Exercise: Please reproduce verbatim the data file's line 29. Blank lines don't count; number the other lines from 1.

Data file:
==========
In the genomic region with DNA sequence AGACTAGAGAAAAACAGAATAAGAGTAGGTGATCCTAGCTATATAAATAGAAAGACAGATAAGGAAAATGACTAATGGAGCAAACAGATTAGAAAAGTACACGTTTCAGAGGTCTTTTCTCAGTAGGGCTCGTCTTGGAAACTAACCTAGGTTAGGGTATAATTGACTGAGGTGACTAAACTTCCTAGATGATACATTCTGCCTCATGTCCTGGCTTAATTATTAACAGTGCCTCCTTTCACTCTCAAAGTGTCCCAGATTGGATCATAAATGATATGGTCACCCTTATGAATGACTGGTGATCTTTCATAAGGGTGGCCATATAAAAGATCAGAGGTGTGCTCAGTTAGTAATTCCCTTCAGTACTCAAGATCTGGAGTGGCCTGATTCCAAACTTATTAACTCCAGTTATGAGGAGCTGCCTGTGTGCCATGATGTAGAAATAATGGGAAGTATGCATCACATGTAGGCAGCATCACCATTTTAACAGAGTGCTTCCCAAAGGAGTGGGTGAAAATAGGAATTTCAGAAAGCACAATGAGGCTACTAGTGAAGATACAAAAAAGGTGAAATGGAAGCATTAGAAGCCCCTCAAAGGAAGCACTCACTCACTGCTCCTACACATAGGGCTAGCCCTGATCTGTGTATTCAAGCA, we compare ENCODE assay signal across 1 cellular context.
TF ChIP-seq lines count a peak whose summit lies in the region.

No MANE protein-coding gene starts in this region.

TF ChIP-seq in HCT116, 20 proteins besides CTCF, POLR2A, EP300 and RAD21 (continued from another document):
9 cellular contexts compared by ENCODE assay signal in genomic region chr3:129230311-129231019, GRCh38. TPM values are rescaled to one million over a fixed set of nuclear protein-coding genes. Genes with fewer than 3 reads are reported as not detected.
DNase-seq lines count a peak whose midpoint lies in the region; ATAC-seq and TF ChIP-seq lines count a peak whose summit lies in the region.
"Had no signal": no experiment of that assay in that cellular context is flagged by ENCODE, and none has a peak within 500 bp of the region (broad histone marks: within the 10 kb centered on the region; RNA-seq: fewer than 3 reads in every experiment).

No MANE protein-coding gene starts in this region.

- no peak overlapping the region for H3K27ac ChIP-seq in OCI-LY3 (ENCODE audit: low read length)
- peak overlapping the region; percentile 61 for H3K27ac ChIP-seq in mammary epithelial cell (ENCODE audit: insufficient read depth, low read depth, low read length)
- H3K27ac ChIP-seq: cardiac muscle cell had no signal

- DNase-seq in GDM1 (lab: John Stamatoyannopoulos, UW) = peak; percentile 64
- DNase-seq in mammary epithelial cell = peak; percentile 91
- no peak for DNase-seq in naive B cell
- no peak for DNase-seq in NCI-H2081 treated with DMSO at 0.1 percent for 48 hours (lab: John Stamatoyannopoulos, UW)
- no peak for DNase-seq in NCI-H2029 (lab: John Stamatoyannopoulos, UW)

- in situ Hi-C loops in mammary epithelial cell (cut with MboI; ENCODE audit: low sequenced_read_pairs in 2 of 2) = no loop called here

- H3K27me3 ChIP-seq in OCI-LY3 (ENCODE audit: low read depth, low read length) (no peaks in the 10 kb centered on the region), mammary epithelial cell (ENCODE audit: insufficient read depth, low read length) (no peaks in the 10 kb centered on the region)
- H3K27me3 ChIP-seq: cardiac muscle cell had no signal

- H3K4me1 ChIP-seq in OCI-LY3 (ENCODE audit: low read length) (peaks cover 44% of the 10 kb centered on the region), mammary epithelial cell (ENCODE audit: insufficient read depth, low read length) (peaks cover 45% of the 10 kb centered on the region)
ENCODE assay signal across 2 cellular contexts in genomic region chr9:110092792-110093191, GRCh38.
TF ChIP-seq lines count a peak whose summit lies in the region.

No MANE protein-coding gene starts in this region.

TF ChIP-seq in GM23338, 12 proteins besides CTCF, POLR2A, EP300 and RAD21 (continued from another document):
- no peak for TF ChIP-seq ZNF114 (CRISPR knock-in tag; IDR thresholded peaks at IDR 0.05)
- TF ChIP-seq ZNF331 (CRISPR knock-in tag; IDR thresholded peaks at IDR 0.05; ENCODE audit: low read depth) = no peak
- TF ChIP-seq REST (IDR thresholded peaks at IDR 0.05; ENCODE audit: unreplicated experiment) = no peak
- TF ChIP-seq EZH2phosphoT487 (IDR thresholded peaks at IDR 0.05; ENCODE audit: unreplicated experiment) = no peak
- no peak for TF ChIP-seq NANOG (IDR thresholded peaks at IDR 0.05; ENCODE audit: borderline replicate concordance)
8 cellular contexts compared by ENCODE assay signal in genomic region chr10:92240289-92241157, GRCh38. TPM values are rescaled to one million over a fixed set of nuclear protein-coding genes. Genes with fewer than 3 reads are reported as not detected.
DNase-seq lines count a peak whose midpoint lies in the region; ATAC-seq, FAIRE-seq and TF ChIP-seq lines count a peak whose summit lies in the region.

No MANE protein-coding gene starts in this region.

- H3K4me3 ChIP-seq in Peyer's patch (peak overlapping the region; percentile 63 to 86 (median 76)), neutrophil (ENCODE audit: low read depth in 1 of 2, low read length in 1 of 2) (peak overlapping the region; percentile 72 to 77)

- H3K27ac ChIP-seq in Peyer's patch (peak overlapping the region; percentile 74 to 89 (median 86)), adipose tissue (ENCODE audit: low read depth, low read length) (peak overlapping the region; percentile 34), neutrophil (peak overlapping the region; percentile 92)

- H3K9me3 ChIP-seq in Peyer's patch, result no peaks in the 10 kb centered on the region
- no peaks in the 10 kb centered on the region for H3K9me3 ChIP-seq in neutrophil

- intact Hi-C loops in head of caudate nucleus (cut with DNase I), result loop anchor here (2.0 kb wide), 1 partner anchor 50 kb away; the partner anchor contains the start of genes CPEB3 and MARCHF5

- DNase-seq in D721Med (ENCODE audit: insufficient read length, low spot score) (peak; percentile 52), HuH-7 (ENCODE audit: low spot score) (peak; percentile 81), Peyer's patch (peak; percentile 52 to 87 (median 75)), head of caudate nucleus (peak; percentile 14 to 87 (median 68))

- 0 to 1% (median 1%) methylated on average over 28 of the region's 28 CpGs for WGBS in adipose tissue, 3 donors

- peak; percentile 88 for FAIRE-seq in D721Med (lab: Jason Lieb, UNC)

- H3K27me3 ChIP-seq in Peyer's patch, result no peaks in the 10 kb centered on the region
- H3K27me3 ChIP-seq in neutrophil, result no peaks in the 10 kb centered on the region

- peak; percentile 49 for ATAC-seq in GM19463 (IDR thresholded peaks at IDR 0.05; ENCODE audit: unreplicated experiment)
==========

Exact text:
- no peak for TF ChIP-seq NANOG (IDR thresholded peaks at IDR 0.05; ENCODE audit: borderline replicate concordance)